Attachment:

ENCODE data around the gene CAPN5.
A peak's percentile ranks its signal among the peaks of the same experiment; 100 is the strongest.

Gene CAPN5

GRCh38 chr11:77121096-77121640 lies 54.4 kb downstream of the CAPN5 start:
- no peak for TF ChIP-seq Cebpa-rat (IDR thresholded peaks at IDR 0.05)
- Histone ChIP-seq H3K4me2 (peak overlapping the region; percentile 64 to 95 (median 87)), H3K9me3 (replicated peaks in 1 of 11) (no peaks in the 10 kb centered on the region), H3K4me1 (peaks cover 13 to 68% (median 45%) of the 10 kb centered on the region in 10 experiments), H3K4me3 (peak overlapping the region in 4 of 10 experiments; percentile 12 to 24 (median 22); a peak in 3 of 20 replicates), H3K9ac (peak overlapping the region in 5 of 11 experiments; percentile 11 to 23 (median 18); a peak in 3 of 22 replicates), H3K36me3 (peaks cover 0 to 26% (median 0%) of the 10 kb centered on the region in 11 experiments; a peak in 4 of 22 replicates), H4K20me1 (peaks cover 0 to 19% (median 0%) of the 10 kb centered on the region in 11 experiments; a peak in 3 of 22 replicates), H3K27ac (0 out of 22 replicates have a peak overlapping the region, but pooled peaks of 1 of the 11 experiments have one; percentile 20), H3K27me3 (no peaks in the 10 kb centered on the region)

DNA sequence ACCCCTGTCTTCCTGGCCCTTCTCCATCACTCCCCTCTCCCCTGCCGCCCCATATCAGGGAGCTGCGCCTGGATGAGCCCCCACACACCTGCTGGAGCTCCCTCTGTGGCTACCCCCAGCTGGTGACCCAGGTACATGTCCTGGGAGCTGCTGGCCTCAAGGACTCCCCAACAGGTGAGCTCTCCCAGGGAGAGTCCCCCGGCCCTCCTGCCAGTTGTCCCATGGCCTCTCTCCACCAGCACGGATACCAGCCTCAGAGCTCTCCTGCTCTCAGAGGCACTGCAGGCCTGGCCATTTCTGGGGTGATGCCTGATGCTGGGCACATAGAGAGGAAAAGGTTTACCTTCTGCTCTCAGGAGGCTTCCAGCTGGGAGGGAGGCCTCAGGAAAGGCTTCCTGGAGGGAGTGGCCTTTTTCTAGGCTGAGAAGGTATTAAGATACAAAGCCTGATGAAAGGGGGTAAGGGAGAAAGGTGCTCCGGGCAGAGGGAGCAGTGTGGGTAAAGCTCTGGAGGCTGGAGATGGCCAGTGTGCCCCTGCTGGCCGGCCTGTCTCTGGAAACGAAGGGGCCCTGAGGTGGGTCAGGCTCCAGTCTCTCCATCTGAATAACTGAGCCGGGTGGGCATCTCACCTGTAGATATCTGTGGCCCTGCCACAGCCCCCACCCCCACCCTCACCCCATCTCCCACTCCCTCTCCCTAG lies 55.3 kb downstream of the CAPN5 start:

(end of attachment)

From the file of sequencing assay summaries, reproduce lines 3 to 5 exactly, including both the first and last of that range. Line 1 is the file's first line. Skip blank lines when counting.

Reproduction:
Gene CAPN5

GRCh38 chr11:77121096-77121640 lies 54.4 kb downstream of the CAPN5 start:
- no peak for TF ChIP-seq Cebpa-rat (IDR thresholded peaks at IDR 0.05)